University sues federal government
Notre Dame challenges constitutionality of contraceptive mandate
Published: Monday, May 21, 2012
Updated: Wednesday, September 12, 2012 12:09
Notre Dame filed a religious liberty lawsuit today challenging the constitutionality of the Department of Health and Human Services (HHS) mandate that requires employers to provide contraceptive services in their minimum health insurance packages. The mandate is part of the Patient Protection and Affordable Care Act, President Barack Obama’s healthcare reform legislation, passed in 2010.
The University filed the lawsuit in the U.S. District Court for the Northern District of Indiana. Court documents list the defendants as HHS Secretary Kathleen Sebelius, Labor Secretary Hilda Solid, Treasury Secretary Timothy Geithner and their respective departments.
University President Fr. John Jenkins defended the University’s position in a statement today, saying the University filed the lawsuit “with sober determination” to defend religious freedom.
“Let me say very clearly what this lawsuit is not about: it is not about preventing women from having access to contraception, nor even about preventing the government from providing such services,” Jenkins said. “As we assert the right to follow our conscience, we respect their right to follow theirs … This filing is about the freedom of a religious organization to live its mission, and its significance goes well beyond any debate about contraceptives.”
Under the original plan announced Jan. 20, religious employers were exempt from providing contraceptives as part of the free preventive services in their minimum insurance package. However, the plan defined “religious employers” narrowly — while places of worship were exempt, religiously affiliated institutions, including universities like Notre Dame, were not. HHS granted these institutions one year to comply with the legislation’s specifications.
Obama announced a compromise in February that would shift responsibility for funding contraception from religiously affiliated institutions to insurance companies. The government will be responsible for defining which institutions are included in this compromise, which was unclear regarding self-insured companies. The University is self-insured.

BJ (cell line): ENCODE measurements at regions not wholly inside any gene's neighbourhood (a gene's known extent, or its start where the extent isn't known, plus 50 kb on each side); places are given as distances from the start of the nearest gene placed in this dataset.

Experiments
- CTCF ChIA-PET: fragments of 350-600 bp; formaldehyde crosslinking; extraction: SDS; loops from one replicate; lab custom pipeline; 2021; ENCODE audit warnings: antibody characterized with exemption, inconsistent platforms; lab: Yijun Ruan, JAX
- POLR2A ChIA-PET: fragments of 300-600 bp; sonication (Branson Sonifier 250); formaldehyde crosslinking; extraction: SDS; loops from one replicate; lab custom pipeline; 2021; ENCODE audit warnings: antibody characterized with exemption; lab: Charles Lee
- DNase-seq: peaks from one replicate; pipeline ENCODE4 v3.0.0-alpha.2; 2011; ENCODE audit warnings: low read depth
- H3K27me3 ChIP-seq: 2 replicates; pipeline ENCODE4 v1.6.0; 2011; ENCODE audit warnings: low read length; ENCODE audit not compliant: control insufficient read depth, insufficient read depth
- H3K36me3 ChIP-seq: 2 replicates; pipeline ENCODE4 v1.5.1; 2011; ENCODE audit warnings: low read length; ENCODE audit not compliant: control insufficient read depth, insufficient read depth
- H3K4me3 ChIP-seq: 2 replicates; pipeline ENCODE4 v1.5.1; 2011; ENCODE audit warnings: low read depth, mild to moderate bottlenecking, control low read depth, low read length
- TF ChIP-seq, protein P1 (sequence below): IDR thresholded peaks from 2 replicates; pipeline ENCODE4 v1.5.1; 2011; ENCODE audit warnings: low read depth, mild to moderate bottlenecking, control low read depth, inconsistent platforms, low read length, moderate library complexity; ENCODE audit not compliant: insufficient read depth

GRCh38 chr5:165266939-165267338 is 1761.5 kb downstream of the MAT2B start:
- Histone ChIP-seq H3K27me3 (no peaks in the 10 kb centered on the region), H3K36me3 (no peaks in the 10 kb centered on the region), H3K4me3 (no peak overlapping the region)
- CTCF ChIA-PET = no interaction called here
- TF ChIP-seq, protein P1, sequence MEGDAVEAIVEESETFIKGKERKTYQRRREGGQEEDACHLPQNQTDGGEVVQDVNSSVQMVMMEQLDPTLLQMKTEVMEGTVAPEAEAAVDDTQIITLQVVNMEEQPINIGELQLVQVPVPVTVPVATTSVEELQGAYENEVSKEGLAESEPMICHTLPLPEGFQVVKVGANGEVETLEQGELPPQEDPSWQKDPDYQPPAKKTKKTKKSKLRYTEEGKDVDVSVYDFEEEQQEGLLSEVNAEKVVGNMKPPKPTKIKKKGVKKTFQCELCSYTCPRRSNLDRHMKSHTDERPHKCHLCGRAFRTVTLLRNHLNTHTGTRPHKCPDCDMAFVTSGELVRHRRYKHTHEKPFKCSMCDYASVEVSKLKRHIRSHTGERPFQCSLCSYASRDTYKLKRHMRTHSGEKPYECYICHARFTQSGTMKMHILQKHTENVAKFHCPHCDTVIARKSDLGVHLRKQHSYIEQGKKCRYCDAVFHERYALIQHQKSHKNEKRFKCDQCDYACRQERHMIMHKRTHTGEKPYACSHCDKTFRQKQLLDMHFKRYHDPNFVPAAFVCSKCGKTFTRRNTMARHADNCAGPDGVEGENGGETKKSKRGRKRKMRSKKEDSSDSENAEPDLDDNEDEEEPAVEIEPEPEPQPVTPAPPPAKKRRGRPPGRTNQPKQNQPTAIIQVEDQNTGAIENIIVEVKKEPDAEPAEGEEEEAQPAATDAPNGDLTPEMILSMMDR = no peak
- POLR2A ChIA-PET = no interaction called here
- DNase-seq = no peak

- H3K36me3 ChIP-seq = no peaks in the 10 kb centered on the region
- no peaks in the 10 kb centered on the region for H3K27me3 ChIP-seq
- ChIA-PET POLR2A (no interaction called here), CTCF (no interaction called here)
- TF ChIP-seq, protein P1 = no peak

The lawsuit states that the federal mandate is irreconcilable with the First Amendment, the Religious Freedom Restoration Act and other laws protecting religious freedom.
“For if we conceded that the government can decide which religious organizations are sufficiently religious to be awarded the freedom to follow the principles that define their mission, then we have begun to walk down a path that ultimately leads to the undermining of those institutions,” Jenkins said.
University Spokesman Dennis Brown said the government has 60 days to respond to the lawsuit. Attempts to contact HHS representatives have not yet been successful.
Notre Dame’s lawsuit was one of 12 filed today against the federal government by 43 plaintiffs challenging the constitutionality of the regulation, a University press release stated.
“The other lawsuits were filed by dioceses and archdioceses in conjunction with Catholic schools and universities, Catholic health systems and Catholic charitable organizations,” Brown said.
The Associated Press reported the Archdioceses of Washington, New York and Michigan were among the plaintiffs, as well as the Catholic University of America.
Jenkins said the University would continue its discussions with Sebelius and other government officials to resolve the issue.
“We do not seek to impose our religious beliefs on others,” Jenkins said. “We simply ask that the government not impose its values on the University when those values conflict with our religious teachings.”